Banks and airlines have become besieged in massive airline credit card account holder cancellations since flying got to a virtual standstill since COVID-19 first devastated the world.
Card cancellations include consumer-initiated cancellations as well as bank-initiated cancellations.
The popularity of airline reward credit cards, once a major motivator for frequent flyers, has been dying out like an Energizer battery running out of juice.
No or little need for flying has caused many airline credit cardholders to abandon their once-coveted cards, letting go of millions of accounts.
The mass exodus of the travel rewards account-holders voluntarily surrendering their cards presents a real challenge for credit card issuers. It’s also affecting the banks’ affiliates promoting the cards.
Why consumers are closing out travel rewards credit cards
The coronavirus pandemic has caused flying and travel in general to come to a standstill. So, what good is a travel reward credit card?
About 46% of consumers carry a travel rewards credit card. So, with no travel plans in the near future, what is going to happen to points and miles acquired? Even if some account points may never expire would the holder be willing to continue paying the annual fees? For example, the Delta Skymiles Platinum American Express sets you back $250 a year in fees.
Airline credit card/Travel Rewards Cards cancellations
According to ValuePenguin, a major affiliate-website for travel rewards cards, the number of rewards card cancellations are staggering. The demographics of people canceling are broken down to generation-groups among its customers:
- 41% of Millenials. That’s more than 4 out of 10 cardholders within the Millennials group closing out their cards. On top of that, another 34% have considered closing out their cards.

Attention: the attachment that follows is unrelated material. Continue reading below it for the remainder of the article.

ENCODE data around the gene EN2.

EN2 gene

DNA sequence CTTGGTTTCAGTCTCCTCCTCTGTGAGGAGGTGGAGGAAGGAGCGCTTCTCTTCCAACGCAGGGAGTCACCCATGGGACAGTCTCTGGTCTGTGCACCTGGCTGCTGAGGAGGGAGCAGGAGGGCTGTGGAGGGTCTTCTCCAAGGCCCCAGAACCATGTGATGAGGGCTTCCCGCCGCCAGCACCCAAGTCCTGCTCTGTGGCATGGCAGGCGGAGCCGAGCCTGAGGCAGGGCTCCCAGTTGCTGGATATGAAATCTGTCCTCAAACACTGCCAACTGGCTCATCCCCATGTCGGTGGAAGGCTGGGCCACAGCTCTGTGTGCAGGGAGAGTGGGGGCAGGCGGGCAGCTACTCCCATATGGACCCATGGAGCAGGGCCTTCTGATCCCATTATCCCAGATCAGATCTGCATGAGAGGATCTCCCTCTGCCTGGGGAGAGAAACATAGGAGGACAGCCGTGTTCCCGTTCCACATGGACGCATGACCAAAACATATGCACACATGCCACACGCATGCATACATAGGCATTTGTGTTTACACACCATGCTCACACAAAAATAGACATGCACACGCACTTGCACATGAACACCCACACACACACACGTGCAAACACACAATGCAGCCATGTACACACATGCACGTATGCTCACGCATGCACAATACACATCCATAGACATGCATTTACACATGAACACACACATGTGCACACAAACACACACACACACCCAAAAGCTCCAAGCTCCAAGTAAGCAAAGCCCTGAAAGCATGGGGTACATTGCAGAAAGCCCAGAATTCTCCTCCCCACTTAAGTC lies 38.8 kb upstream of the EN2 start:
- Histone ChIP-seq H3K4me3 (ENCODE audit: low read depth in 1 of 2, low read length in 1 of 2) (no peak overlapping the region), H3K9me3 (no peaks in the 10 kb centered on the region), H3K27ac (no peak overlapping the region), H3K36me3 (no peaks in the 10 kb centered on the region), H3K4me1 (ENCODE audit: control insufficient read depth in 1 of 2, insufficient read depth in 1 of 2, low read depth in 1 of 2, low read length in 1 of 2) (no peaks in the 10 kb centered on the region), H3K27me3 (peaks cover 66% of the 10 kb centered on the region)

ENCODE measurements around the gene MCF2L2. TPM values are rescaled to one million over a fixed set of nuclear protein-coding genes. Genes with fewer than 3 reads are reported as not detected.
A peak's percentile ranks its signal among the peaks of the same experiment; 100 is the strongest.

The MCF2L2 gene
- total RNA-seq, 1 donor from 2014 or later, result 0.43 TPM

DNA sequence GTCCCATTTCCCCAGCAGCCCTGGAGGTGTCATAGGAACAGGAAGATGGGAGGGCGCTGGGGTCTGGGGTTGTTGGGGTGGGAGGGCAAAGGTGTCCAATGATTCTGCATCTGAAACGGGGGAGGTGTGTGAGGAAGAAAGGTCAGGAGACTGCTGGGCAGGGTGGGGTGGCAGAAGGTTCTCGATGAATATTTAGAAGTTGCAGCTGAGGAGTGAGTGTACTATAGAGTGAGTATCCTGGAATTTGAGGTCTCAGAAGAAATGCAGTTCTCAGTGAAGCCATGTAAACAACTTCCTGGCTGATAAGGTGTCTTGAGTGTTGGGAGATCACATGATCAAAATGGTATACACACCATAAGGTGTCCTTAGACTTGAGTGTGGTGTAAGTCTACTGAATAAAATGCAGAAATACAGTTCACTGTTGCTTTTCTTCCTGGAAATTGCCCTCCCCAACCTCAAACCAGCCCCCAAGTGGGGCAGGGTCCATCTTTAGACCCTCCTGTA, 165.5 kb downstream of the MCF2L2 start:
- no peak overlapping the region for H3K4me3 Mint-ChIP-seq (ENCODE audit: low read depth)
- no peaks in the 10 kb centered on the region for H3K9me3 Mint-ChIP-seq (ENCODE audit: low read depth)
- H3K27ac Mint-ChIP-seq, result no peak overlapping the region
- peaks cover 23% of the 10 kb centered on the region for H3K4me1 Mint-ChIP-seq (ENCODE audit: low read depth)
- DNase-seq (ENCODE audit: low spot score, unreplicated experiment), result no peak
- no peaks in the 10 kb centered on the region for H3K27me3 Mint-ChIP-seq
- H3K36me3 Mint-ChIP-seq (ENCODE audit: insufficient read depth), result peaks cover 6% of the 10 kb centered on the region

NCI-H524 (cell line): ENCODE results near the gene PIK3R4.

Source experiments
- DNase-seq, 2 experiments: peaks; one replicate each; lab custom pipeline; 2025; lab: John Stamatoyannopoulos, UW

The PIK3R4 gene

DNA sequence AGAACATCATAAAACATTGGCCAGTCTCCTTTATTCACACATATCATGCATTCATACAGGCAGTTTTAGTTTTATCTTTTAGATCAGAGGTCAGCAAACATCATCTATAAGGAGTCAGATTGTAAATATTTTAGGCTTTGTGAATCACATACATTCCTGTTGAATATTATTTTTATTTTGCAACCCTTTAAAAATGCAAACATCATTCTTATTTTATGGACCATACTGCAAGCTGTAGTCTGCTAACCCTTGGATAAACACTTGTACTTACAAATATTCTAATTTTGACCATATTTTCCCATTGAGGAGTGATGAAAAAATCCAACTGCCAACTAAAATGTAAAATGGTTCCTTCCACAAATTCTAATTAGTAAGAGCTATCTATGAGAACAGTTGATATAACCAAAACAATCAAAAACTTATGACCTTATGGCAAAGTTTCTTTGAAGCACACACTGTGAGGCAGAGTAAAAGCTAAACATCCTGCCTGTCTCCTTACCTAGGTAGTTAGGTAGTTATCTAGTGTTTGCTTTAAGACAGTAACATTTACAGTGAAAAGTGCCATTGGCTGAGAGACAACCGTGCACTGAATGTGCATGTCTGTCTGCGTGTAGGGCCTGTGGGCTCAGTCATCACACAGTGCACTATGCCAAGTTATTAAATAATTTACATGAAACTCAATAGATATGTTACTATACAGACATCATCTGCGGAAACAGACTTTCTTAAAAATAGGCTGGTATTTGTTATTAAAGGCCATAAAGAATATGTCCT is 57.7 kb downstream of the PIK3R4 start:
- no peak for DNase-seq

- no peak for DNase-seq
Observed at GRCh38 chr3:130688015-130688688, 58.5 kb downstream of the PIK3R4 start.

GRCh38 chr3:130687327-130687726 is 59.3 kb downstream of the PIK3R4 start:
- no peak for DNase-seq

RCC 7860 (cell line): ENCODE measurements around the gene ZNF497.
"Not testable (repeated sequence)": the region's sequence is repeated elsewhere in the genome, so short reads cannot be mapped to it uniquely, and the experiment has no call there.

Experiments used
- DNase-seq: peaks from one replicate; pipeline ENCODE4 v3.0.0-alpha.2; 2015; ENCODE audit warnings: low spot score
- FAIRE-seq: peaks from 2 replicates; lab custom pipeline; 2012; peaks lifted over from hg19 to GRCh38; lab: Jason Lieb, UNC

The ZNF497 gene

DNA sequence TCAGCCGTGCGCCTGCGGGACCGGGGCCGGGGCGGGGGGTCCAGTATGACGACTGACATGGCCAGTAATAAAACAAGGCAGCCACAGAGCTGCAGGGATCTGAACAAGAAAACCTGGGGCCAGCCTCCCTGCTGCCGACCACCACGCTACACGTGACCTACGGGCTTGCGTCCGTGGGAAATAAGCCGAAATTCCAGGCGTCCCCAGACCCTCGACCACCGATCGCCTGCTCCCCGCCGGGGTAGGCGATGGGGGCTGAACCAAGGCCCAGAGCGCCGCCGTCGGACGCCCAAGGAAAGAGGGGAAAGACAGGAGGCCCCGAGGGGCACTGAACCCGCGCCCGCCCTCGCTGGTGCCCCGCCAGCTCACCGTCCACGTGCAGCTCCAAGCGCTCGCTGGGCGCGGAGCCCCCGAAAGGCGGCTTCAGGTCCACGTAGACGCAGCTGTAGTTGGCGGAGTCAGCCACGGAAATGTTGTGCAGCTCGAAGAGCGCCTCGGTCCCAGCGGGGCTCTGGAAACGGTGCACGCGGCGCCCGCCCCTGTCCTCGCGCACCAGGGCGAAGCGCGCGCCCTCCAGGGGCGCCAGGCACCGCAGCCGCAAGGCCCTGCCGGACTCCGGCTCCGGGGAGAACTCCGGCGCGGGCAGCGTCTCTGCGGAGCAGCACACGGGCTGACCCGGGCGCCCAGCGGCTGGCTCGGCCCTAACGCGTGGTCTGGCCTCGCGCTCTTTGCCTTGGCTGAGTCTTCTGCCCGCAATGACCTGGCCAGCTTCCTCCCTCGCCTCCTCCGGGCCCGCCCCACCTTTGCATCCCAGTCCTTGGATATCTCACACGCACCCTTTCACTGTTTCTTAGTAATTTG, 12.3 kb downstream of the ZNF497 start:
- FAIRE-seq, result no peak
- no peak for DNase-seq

- 30% of Generation Z and Generation X.
- Interestingly, only 5% of the Baby Boomer Generation account holders have canceled their cards. This could perhaps be because Baby Boomers often tend to be well established financially. Paying high annual fees on solid mileage points can always be used when the COVID-crisis is over.
At an average, ValuePenguin’s survey shows that 30% of the survey-respondents have closed a travel rewards credit card since the pandemic hit.
Matt Schulz is the chief credit analyst at LendingTree, which is ValuePenguin’s parent company:
“It doesn’t surprise me at all that many people are closing travel cards right now. Many Americans are simply trying to keep food on the table. Hoarding travel miles and points just don’t make any sense for a lot of people at this time.”
Not just travel rewards credit cards
Also, other programs, such as Norwegian Air’s no-credit card travel rewards loyalty program is hurting. Why? Flying is virtually non-existent. Plus, very few people want to risk flying while the pandemic is still spreading destruction among people around the world.
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